Consumers also desire to avoid vehicles having a history of major problems, for example, not remedied to the satisfaction of the previous owner. Many states have enacted Lemon Laws to provide consumers an effective way of dealing with new vehicles having substantial problems which the manufacturer has not been successful in correcting. Although the specific requirements of Lemon Laws vary from state to state, most Lemon Laws require a manufacturer to offer to repurchase, or buy back, the vehicle from the first owner when the problems have not been fixed within a reasonable number of attempts, or after a specific amount of time. Many, but not all, states having Lemon Laws require the vehicle title to be marked or branded with some indication that the vehicle is a “lemon”, or a manufacturer buyback, vehicle. Carfax presently acquires titling data from state titling agencies, e.g., Dept. of Motor Vehicles, and provides an indication to a user of their system regarding the existence of a manufacturer buyback when a title of a particular vehicle indicates such. Occasionally, manufacturers buy back vehicles as a courtesy to unsatisfied customers when a vehicle has problems but is not covered by the Lemon Laws. However, these courtesy buybacks are not always recorded on the vehicle title. Carfax only reports manufacturer buybacks indicated on the vehicle title and provided by a few state agencies, and therefore a system for reporting substantially all buybacks has not been achieved heretofore.
Most people shopping for a used car would also appreciate the value in knowing whether a used car they are considering buying, if previously imported into their country, meets their government's safety requirements. For example, in the United States, American consumers sometimes purchase bargain-priced vehicles that were not intended originally for sale in the U.S. marketplace. The U.S. Department of Transportation (DOT) and the Environmental Protection Agency (EPA) requires each imported vehicle to pass an import inspection ensuring the vehicle meets all U.S. safety and emissions requirements. In Canada, Transportation Canada handles import inspection and enforcement, with the additional requirement of running lights. Imported vehicles without an import inspection, often referred to as “grey market” vehicles, can result in unexpected disadvantages to the buyer. In many cases, the disadvantages may outweigh the cost savings. For example, in the U.S., the grey market vehicle may not comply with federal safety and emissions standards thus requiring costly adjustments or alterations prior to being used legally within the U.S. In addition, grey market goods may not be covered by the manufacturer's warranty. If a grey market vehicle is defective, the manufacturer may not be willing or even required to rectify the problem.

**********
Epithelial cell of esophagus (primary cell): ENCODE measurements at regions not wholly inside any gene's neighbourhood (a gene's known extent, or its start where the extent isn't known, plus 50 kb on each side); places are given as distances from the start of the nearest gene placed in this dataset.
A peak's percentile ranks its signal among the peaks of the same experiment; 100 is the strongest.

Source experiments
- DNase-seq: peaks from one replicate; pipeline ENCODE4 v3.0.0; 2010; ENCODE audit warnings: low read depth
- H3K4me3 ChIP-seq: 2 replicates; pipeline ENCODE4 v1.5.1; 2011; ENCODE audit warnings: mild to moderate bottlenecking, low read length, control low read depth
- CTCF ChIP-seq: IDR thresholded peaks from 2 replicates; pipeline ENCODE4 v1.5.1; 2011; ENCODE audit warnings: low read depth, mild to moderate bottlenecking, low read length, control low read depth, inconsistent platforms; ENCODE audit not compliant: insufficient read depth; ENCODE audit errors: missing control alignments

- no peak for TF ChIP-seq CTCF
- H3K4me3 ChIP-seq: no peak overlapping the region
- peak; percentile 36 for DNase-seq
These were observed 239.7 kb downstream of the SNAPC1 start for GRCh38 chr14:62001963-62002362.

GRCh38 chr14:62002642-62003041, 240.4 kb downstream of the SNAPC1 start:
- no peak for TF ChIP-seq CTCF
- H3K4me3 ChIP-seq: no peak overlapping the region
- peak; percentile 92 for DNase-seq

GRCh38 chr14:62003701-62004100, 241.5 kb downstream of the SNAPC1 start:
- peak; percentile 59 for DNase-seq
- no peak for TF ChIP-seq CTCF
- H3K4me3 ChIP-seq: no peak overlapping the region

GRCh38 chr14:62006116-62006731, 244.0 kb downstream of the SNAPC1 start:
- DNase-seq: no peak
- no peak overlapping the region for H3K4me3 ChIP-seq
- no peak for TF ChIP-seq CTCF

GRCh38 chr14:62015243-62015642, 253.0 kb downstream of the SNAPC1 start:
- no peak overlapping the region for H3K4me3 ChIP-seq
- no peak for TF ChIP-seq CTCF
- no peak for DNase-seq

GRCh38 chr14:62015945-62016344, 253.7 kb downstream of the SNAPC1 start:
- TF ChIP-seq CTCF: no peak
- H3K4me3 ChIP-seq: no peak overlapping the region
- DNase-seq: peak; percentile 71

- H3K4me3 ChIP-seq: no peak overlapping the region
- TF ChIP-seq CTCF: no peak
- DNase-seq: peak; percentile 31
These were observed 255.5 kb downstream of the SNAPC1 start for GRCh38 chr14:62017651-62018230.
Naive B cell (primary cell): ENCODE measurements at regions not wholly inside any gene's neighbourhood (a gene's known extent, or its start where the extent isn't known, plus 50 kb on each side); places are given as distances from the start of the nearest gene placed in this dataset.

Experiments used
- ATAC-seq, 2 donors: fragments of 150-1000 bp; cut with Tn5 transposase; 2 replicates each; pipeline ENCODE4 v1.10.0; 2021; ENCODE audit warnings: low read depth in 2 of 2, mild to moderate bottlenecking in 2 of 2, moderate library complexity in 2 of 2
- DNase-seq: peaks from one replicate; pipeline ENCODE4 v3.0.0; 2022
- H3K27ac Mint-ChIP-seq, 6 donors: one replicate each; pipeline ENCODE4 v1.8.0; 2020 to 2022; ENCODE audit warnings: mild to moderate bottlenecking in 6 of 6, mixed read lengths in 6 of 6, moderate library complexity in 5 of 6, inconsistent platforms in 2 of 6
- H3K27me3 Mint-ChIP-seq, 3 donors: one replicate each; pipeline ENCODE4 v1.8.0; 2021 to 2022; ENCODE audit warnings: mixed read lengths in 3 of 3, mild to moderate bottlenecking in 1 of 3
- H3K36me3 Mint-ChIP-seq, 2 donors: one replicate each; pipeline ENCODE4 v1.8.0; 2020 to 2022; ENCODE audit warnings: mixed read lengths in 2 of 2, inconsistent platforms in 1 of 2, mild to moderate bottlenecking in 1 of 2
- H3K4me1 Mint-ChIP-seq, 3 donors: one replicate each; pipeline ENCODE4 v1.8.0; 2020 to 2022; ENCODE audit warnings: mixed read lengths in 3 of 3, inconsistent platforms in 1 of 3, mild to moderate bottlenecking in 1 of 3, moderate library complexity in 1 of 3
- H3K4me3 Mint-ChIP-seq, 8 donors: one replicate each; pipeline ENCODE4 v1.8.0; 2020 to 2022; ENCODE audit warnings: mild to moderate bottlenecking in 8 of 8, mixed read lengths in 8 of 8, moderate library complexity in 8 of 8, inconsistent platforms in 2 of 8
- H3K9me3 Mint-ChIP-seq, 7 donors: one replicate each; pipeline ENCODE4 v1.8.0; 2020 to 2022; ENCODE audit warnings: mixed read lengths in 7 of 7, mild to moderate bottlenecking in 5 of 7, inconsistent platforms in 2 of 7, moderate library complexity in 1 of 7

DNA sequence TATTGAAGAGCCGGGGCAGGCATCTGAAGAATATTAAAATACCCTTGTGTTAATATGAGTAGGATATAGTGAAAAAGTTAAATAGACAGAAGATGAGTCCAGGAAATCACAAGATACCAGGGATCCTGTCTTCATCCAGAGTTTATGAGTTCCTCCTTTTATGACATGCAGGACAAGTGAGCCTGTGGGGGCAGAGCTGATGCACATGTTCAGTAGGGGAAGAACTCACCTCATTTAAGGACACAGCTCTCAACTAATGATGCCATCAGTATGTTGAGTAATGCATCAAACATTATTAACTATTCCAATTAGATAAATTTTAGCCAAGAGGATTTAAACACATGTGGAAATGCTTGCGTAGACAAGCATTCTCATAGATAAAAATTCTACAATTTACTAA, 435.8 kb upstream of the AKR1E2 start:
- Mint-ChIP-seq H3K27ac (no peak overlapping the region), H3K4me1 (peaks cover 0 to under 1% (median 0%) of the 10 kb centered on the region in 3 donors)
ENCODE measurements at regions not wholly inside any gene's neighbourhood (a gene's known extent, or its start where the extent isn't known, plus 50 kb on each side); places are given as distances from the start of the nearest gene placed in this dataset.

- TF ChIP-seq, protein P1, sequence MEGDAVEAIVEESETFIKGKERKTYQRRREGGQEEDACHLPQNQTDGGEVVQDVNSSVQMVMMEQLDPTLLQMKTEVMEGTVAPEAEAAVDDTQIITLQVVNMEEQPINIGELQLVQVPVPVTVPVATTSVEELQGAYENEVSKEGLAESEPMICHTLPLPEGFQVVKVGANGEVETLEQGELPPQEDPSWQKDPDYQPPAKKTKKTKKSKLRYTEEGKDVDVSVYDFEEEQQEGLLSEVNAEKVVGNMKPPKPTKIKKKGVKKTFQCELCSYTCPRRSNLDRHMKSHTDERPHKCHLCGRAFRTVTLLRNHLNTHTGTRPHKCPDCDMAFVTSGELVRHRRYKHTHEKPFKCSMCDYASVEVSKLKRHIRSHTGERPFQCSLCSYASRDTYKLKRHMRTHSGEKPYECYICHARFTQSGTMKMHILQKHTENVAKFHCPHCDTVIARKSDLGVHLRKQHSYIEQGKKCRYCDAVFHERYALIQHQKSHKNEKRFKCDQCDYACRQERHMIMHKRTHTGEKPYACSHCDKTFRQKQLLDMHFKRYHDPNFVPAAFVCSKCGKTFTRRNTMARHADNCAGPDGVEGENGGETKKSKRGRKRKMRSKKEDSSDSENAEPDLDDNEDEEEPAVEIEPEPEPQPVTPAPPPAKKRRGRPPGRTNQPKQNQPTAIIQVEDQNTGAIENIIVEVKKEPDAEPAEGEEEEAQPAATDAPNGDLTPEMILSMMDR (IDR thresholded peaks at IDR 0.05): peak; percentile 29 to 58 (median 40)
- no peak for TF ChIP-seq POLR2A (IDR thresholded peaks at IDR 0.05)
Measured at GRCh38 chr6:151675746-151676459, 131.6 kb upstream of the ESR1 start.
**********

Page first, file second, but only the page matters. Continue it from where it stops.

Experian provides a web site at www.autocheck.com that provides reports with information on a vehicle's history, including an indication of whether a grey market record was located for the particular vehicle of interest. The grey market vehicle is defined as one which entered the country and did not meet U.S. safety and/or environmental standards. The Carfax web site, www.carfax.com, also indicates, based on information relating to the particular vehicle, whether the vehicle was previously registered or titled outside of the U.S. and may not comply with U.S. safety and emissions standards. However, this conclusion by Carfax is based limited information provided by only a few states. Specifically, when a consumer attempts to title or register a vehicle in a state, the state will request an import compliance document, often referred to as a release bond, from the consumer. If the consumer provides the release bond, then the state allows registration, whereas if the consumer does not provide the bond, then the state indicates the vehicle as a grey market vehicle. However many states do not make this compliance information available.